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Vibrations tell bees where mates are from

October 22, 2015

In choosing among potential suitors, red mason bee females pay attention to the specific way in which males of the species vibrate their bodies. Now, researchers reporting in the Cell Press journal Current Biology on October 22 have found that those vibrations carry important information about where their potential mates are from.

The findings are the first to suggest that bees rely on vibrations, in addition to chemical signals, as a mode of mate recognition.

"We were really surprised to find that bees use vibrational signals not only as a sign for fitness but also for information on where a male comes from," says Taina Conrad of the University of Ulm in Germany. "This is complex information, and we did not expect this to be encoded in this signal."

Red mason bees (O. bicornis) in Europe fall into one of two main subspecies, which are hard to tell apart from one another. The two differ only in one morphological trait: the color of the hair on the tips of their abdomens, which is either black or red.

Earlier studies showed that female bees rely on vibrational signals to identify stronger mates, preferentially choosing males that vibrate for longer periods of time. Conrad and Manfred Ayasse wondered whether those vibrational signals might also carry information about a male bee's subspecies identity.

To find out, they attached a small magnet to the males' thoraxes, using a frequency generator and electromagnetic field to transfer a previously recorded signal from a male of one subspecies onto the magnet (and the male) of the other subspecies.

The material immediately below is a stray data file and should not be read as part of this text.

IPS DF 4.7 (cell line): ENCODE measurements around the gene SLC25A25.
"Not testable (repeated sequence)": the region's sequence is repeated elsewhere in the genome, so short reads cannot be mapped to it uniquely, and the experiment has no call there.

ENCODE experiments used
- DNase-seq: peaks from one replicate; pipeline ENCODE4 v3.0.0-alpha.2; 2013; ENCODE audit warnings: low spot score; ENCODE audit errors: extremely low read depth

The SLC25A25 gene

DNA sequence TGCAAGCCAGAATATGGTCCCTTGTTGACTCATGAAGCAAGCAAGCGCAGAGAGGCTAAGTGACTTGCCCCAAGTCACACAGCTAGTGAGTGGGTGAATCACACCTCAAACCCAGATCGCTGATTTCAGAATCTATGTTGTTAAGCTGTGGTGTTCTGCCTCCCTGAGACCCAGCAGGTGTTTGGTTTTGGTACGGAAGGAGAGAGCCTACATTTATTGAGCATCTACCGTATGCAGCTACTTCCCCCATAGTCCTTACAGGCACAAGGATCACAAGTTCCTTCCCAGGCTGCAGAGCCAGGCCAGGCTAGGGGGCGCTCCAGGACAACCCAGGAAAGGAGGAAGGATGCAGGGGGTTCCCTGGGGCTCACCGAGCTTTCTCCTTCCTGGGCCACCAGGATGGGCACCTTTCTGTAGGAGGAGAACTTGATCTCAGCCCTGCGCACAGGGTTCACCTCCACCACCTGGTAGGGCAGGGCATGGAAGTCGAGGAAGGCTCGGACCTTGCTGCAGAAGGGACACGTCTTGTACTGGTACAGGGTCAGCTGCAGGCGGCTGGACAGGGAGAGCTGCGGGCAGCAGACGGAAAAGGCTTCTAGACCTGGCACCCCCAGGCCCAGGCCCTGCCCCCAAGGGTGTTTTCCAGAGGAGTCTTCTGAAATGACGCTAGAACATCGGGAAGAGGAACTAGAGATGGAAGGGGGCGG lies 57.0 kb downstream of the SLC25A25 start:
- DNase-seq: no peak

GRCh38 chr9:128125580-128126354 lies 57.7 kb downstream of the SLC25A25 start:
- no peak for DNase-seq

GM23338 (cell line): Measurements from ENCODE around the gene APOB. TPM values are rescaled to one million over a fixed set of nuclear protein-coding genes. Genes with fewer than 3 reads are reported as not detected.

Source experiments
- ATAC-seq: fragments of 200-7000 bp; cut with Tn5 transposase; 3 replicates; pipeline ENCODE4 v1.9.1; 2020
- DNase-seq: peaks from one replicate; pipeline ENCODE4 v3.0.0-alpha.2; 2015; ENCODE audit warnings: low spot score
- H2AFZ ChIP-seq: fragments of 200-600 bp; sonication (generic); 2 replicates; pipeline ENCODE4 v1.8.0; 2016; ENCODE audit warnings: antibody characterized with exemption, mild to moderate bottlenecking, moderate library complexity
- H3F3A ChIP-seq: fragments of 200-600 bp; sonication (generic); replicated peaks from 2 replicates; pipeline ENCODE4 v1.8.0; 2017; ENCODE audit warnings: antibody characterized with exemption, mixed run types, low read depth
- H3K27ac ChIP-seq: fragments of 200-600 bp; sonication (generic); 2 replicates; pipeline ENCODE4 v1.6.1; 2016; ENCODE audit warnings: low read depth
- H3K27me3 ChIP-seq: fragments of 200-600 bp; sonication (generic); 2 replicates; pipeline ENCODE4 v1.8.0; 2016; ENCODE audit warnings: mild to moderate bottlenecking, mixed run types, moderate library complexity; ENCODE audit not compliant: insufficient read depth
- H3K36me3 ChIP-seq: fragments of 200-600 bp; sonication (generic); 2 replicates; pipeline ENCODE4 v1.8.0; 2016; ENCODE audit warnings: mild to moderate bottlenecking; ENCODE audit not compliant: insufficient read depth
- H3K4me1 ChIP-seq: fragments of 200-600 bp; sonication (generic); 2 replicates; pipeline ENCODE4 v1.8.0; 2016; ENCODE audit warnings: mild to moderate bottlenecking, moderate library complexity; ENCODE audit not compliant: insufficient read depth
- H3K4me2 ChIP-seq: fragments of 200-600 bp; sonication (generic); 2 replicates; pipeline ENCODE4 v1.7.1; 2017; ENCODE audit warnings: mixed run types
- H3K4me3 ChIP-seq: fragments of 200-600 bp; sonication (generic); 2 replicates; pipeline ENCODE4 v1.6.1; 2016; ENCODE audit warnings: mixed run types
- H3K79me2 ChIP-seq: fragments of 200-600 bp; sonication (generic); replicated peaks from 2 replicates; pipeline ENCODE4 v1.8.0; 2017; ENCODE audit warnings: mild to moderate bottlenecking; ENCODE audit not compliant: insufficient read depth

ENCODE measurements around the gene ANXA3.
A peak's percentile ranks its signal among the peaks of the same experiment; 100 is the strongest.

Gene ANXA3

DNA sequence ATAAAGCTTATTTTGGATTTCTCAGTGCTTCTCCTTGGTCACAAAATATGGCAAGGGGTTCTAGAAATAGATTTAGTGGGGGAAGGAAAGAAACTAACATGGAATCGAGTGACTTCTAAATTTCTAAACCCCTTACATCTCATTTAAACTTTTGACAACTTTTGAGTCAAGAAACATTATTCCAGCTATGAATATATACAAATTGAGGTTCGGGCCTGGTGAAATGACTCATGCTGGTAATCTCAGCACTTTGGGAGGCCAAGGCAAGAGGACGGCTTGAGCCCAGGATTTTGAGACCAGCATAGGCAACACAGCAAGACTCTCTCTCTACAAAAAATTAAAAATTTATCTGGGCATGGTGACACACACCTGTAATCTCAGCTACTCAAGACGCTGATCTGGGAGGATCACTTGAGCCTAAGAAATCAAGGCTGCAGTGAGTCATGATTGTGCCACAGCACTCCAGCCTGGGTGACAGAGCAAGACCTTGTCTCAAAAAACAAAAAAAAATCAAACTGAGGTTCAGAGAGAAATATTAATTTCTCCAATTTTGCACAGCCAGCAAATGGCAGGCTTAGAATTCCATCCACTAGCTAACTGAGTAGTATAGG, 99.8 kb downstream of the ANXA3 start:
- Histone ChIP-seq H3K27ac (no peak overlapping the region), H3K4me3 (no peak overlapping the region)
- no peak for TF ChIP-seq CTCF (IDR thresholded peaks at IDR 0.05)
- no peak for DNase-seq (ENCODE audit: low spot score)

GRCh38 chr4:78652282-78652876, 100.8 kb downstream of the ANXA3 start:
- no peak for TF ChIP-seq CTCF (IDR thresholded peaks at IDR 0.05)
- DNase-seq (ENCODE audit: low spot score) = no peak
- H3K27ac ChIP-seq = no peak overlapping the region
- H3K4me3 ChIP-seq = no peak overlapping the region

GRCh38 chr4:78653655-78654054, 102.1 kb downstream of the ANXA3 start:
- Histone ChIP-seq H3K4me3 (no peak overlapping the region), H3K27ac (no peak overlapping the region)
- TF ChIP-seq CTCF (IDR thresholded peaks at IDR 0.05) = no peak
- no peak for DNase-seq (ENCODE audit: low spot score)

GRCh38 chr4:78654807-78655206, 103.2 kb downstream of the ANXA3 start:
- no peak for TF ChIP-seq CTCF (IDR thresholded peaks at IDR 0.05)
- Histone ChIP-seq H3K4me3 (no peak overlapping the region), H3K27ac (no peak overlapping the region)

"Fortunately, the male stopped its own vibrations, so the resulting vibrations were indeed equivalent to the recorded ones," Ayasse says.

Tests of the mating preferences of females showed strong preference for males from their own region, based on those patterns of vibration. The findings show that vibrational signals encode not only the fitness of particular males, but also information about the region of origin.

The findings show divergence between the two species, which may lead them to become two separate species. They are also a reminder that animals sometimes communicate in unexpected ways.

The researchers say the next step is to determine exactly what aspect of the vibrational signals gives away a male's place of origin. Their newly developed method will also enable further study of vibrational communication in other bees.
-end-
Taina Conrad received support from the German Federal Environmental Foundation.

Current Biology, Conrad and Ayasse: "The Role of Vibrations in Population Divergence in the Red Mason Bee, Osmia bicornis" http://dx.doi.org/10.1016/j.cub.2015.08.059

Current Biology (@CurrentBiology), published by Cell Press, is a bimonthly journal that features papers across all areas of biology. Current Biology strives to foster communication across fields of biology, both by publishing important findings of general interest and through highly accessible front matter for non-specialists. For more information please visit http://www.cell.com/current-biology. To receive media alerts for this or other Cell Press journals, contact press@cell.com.

Cell Press

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